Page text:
Tuesday, May 7, 2013

Running On Empty? … No Not Ever.

Most of us are familiar with the Peak Oil concept. I am going to over-simplfly it here because it's not what I want to elaborate on.

Essentially, peak oil is a bell curve:

A guy named M. King Hubbert, predicted in 1956 that all the 'easy' oil will soon be used up and as exploration and production becomes more and more difficult, the industry will peak and then decline. 

In an article by Charles C. Mann* (May, 2013 The Atlantic) we learn of another school of thought emanating from of all places the U.S. Geological Survey. Vincent McKelvey was a geologist for this government agency and he agreed with the first half of the Hubbert hypothesis, that the easy oil would eventually disappear. But, by McKelvey's reckoning, we would never run out of fossil fuel. McKelvey and his acolytes believed that:

"Even as companies drain off the easy oil, innovation keeps pushing down the cost of getting the rest. From this vantage, the race between declining oil and advancing technology determines the size of a reserve-not the number of hydrocarbon molecules in the ground. 
This perspective has a corollary: natural resources cannot be used up. If one deposit gets too expensive to drill, social scientists (most of them economists) say, people will either find cheaper deposits or shift to a different energy source altogether, Because the costliest stuff is left in the ground, there will always be petroleum to mine later."

With in the above quote I have 'bolded' cost and expensive. These are the driving forces of the oil industry. Not the availability of the resource nor the effort to extract and refine it. 

Fracking is not new, it has been used as a means to get at oil since the 1940's. What is new is innovations that enhance its effectiveness and efficiencies. It makes the effort worth the cost. I do not dismiss the environmental impact on ground water and subsidence. My point is to support the McKelvey Corollary. In this vein we should probably discuss the energy return on energy invested  (EROEI). Simply put, how much energy is needed to produce energy? This is a very important cost and determines whether certain fossil fuels and alternative energy sources are marketable. For example:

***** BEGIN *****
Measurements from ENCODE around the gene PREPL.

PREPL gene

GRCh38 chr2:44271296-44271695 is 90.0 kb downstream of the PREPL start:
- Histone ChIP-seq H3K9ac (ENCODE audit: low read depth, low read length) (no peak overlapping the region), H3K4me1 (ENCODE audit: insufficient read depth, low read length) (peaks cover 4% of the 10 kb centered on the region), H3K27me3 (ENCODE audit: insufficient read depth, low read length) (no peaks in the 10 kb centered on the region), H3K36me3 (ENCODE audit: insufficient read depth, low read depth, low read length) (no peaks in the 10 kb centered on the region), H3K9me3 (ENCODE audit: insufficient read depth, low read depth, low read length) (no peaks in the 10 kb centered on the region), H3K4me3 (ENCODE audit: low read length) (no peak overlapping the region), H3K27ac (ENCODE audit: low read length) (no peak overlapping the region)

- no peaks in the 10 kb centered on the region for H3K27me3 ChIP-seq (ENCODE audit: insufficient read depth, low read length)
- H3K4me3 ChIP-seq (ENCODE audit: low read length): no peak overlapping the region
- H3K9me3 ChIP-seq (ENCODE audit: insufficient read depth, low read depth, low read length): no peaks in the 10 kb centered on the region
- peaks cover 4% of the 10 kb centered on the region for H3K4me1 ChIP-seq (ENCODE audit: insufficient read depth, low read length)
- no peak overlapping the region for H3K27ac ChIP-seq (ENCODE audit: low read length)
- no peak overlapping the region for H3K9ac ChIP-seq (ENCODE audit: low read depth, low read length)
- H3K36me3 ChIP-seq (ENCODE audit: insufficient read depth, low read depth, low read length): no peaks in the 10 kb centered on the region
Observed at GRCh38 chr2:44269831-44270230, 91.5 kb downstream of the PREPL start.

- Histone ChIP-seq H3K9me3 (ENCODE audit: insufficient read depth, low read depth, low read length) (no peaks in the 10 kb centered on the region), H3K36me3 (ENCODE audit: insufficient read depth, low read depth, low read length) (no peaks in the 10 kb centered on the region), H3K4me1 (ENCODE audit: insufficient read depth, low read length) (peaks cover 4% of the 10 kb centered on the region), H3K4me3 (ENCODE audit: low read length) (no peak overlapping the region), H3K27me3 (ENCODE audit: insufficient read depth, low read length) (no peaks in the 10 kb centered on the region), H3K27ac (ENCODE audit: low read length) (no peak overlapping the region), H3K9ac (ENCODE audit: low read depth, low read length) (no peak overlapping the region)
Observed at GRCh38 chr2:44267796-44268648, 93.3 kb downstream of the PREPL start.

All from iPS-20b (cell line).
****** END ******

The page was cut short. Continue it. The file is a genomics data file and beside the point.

OPEC oil is 12 to 18
     12 to 18 barrels of oil are produced for every barrel of oil used to produce it
Tar Sand
     4 to 7 barrels
Natural Gas Fracking
     6 times better than OPEC oil
    16 times better than Tar Sand

Charles Mann starts off his article with new sources of fossil fuels. We tend to overlook other sources in this category. Mann discusses something called methane hydrate. Japan seems committed to this resource and you can read more about it here

We all know about alternative non-fossil energy sources and their EROEI is not as efficient, but I believe innovation will work here also and eventually although they may cost a bit more, retail buyers will see the greater good and opt for renewables as the prices continue to decrease.


*Arthur of 1491.
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